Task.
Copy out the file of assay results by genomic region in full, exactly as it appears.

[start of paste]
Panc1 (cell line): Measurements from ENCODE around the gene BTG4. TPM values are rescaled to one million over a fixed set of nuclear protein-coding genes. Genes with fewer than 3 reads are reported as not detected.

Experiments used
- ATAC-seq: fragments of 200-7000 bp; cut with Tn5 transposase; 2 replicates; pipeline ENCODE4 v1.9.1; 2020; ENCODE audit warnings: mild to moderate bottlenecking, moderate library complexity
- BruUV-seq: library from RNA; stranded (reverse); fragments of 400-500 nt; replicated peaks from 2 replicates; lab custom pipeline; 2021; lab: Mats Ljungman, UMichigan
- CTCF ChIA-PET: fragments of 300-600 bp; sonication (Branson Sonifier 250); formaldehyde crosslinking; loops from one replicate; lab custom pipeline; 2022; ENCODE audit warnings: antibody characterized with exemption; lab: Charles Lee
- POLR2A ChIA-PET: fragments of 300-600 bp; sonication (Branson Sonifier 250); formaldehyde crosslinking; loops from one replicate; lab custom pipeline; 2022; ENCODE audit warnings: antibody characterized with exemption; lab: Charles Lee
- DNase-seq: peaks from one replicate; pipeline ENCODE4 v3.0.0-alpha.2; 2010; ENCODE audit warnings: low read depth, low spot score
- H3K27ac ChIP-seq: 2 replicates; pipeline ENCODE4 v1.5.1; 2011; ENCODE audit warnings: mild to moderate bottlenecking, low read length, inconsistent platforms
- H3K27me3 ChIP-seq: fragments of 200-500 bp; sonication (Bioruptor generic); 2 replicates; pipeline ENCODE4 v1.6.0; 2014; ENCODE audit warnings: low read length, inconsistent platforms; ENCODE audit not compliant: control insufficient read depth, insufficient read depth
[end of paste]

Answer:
Panc1 (cell line): Measurements from ENCODE around the gene BTG4. TPM values are rescaled to one million over a fixed set of nuclear protein-coding genes. Genes with fewer than 3 reads are reported as not detected.

Experiments used
- ATAC-seq: fragments of 200-7000 bp; cut with Tn5 transposase; 2 replicates; pipeline ENCODE4 v1.9.1; 2020; ENCODE audit warnings: mild to moderate bottlenecking, moderate library complexity
- BruUV-seq: library from RNA; stranded (reverse); fragments of 400-500 nt; replicated peaks from 2 replicates; lab custom pipeline; 2021; lab: Mats Ljungman, UMichigan
- CTCF ChIA-PET: fragments of 300-600 bp; sonication (Branson Sonifier 250); formaldehyde crosslinking; loops from one replicate; lab custom pipeline; 2022; ENCODE audit warnings: antibody characterized with exemption; lab: Charles Lee
- POLR2A ChIA-PET: fragments of 300-600 bp; sonication (Branson Sonifier 250); formaldehyde crosslinking; loops from one replicate; lab custom pipeline; 2022; ENCODE audit warnings: antibody characterized with exemption; lab: Charles Lee
- DNase-seq: peaks from one replicate; pipeline ENCODE4 v3.0.0-alpha.2; 2010; ENCODE audit warnings: low read depth, low spot score
- H3K27ac ChIP-seq: 2 replicates; pipeline ENCODE4 v1.5.1; 2011; ENCODE audit warnings: mild to moderate bottlenecking, low read length, inconsistent platforms
- H3K27me3 ChIP-seq: fragments of 200-500 bp; sonication (Bioruptor generic); 2 replicates; pipeline ENCODE4 v1.6.0; 2014; ENCODE audit warnings: low read length, inconsistent platforms; ENCODE audit not compliant: control insufficient read depth, insufficient read depth